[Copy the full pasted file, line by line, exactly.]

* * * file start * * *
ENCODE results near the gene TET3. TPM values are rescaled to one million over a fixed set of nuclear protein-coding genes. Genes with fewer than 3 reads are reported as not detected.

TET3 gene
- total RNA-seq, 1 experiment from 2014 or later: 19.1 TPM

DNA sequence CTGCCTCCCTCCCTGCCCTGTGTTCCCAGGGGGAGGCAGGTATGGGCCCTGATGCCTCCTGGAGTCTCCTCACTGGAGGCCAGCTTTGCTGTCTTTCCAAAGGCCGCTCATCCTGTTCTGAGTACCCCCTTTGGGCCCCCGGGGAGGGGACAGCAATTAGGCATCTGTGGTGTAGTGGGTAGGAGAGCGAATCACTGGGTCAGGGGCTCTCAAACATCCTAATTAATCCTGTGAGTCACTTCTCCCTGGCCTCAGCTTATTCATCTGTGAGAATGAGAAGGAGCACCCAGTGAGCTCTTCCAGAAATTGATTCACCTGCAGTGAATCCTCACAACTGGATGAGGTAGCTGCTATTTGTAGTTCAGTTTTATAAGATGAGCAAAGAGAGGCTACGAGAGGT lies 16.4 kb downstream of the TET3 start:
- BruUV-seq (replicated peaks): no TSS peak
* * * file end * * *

ENCODE results near the gene TET3. TPM values are rescaled to one million over a fixed set of nuclear protein-coding genes. Genes with fewer than 3 reads are reported as not detected.

TET3 gene
- total RNA-seq, 1 experiment from 2014 or later: 19.1 TPM

DNA sequence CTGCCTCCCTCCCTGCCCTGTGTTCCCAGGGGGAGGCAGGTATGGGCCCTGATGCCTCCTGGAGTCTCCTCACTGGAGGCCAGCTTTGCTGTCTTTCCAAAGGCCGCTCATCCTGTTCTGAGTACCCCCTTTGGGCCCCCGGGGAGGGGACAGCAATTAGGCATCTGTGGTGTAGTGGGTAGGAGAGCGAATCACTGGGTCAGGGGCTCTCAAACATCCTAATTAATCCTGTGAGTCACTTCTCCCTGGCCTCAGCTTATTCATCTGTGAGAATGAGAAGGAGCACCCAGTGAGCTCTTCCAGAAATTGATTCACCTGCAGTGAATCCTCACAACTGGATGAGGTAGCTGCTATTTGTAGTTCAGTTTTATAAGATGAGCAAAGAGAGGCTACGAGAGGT lies 16.4 kb downstream of the TET3 start:
- BruUV-seq (replicated peaks): no TSS peak